Re: Value

From: JOG <>
Date: Sun, 24 Feb 2008 12:32:35 -0800 (PST)
Message-ID: <>

On Feb 24, 3:26 pm, (Stefan Ram) wrote:
> (Stefan Ram) writes:
> >This notion is so wide that it might help to explain,
> >what is /not/ a value.
> I still would like to write more about values, from yet
> another point of view. I hope that this time it will be the
> most fundamental point of view:
> Whenever humans communicate, they refer to entities of a
> universe of discourse. An entity is something that exists.

Date, Introduction to Databases, p421: "we cannot state with any precision exactly what an entity _is_".

I'm telling you now... back... away... from the definition.... ;)

> But what exists? This is given by an agreement of the parties.
> For example, when mathematicians talk about set theory, they
> might agree to use the ZF axioms. These axioms include the
> axiom »There is a set with no elements, called the empty set.«
> Thus, they agree upon the existence of the empty set for this
> discourse.
> A complete model contains entities and also assertions about
> those entities, but it are those entities that are also being
> referred to as »values«.
> In computer programming there are two models of importance:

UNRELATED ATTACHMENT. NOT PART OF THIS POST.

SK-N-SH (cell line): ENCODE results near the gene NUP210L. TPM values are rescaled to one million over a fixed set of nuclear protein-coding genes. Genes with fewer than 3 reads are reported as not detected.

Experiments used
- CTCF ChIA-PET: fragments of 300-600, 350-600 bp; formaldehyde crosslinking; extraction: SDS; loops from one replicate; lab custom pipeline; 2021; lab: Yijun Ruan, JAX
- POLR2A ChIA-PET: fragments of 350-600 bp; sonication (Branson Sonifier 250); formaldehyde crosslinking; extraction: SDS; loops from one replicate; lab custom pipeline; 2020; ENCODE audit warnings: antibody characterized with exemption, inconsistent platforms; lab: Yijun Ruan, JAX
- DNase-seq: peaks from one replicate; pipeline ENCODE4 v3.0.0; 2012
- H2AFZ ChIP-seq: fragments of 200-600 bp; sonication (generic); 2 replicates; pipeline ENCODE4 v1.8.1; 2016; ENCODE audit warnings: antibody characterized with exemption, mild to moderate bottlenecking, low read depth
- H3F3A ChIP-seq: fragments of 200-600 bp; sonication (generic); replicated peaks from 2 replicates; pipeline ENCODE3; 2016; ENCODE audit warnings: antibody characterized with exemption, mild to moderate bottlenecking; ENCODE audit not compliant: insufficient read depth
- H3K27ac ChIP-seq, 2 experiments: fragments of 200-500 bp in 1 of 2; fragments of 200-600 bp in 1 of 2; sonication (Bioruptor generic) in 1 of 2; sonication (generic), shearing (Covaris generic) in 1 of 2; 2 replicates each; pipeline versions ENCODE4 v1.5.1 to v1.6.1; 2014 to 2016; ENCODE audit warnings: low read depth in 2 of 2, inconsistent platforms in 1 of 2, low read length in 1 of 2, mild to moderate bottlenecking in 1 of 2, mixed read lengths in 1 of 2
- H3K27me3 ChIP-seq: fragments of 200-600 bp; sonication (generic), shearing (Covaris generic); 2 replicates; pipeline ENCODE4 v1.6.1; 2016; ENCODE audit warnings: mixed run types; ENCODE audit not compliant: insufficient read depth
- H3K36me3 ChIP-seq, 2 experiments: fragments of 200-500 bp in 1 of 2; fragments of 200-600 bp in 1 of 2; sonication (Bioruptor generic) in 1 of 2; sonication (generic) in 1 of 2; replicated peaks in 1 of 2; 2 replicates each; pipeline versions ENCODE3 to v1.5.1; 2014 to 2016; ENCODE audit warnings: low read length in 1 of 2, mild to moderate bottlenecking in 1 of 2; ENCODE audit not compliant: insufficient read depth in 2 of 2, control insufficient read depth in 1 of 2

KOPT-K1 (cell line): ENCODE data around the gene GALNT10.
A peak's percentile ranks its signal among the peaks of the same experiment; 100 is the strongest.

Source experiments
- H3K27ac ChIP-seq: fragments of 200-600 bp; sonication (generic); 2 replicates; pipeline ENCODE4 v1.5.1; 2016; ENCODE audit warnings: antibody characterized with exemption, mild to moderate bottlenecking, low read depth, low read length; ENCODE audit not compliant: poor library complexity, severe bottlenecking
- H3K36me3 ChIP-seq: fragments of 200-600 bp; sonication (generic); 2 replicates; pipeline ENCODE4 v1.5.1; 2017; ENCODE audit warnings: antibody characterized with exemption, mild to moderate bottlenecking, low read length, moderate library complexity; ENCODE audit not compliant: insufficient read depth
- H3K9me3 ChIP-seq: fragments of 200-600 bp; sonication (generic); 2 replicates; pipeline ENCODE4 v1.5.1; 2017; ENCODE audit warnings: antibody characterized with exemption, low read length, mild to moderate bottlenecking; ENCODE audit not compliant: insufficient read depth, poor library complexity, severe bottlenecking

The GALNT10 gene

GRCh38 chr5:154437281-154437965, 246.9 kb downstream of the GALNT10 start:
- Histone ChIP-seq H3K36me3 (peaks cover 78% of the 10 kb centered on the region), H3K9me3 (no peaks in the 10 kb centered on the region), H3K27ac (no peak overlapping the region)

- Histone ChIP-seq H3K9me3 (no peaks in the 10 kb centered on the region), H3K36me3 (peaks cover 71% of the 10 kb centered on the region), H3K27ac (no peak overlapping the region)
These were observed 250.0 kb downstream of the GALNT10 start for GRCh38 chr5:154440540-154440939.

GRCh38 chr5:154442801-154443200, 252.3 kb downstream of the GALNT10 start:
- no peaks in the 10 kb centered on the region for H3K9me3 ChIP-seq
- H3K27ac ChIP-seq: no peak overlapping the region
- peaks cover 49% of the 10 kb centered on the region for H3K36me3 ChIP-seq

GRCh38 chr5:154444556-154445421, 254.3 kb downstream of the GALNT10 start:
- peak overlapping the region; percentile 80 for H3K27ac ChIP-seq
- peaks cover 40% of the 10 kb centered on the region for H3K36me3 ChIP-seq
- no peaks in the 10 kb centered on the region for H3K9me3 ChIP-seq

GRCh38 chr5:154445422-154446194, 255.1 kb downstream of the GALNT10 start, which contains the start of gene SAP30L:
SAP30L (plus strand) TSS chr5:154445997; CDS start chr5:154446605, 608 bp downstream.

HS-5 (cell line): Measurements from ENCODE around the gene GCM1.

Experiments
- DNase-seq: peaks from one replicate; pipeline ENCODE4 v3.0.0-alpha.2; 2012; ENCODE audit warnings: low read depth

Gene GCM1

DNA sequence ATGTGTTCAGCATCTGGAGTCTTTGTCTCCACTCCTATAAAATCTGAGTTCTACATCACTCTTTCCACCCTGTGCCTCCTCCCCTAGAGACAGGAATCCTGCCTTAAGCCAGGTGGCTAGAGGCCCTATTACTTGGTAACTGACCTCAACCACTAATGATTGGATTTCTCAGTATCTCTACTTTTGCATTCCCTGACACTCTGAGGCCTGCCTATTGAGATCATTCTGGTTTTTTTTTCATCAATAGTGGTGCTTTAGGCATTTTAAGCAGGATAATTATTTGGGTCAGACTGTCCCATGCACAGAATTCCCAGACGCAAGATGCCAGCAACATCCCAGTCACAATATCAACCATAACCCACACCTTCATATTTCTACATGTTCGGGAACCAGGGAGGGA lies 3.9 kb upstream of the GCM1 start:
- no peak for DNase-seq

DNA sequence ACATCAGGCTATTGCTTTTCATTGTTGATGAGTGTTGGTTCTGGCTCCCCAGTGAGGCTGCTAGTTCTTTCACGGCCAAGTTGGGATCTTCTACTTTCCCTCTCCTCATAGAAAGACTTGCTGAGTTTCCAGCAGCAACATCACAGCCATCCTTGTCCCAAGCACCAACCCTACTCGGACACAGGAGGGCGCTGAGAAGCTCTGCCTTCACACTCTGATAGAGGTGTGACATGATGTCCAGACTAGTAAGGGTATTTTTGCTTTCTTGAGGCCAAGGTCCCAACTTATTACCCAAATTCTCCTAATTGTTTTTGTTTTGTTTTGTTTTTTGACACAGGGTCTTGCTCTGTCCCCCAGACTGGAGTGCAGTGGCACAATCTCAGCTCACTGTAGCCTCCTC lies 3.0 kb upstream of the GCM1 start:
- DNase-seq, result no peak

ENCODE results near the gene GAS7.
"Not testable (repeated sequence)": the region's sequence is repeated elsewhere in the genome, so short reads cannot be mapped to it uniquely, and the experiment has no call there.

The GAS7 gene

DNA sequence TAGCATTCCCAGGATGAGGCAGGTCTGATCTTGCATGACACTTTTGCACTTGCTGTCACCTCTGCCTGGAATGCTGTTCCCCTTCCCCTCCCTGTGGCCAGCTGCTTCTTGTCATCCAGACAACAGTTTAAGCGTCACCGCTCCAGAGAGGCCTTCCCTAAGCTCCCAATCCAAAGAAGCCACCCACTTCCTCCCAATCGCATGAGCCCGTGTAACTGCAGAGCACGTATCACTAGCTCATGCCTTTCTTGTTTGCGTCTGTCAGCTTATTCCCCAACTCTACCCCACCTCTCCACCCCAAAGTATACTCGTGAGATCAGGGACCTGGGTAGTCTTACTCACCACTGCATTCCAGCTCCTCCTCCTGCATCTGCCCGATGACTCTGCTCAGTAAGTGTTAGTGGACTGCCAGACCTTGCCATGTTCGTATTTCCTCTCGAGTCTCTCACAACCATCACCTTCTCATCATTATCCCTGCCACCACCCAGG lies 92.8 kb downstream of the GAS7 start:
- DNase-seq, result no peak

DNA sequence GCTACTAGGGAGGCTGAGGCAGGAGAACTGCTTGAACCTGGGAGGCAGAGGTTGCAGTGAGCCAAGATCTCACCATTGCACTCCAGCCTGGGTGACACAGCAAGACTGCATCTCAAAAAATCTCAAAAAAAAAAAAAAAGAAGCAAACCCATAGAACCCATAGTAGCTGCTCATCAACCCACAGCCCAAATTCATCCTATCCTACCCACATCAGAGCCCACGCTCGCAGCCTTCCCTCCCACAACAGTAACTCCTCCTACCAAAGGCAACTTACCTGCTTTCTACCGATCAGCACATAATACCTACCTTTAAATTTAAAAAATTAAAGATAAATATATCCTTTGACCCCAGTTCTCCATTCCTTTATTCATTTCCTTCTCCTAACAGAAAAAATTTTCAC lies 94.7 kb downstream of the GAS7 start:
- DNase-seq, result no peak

> The source code model and the run-time model.
> .----------------------------------------------------------.
> | Usually, those entities of the run-time model are called |
> | »values« that can be refered to by expressions of the |
> | source-code model. |
> '----------------------------------------------------------'
> Sometimes, these values also are known as »first-class values«.
> For example, in BASIC functions are not first-class values:
> They are part of the source-code model (DEF FNA(X)=...), but
> not of the run-time model (»FNA« is not an expression for FNA
> whose value can be assigned to another name nor are there
> function literals). In Scheme, functions are first-class values:
> There are function literals; and functions can be assigned
> to a name.
Received on Sun Feb 24 2008 - 21:32:35 CET

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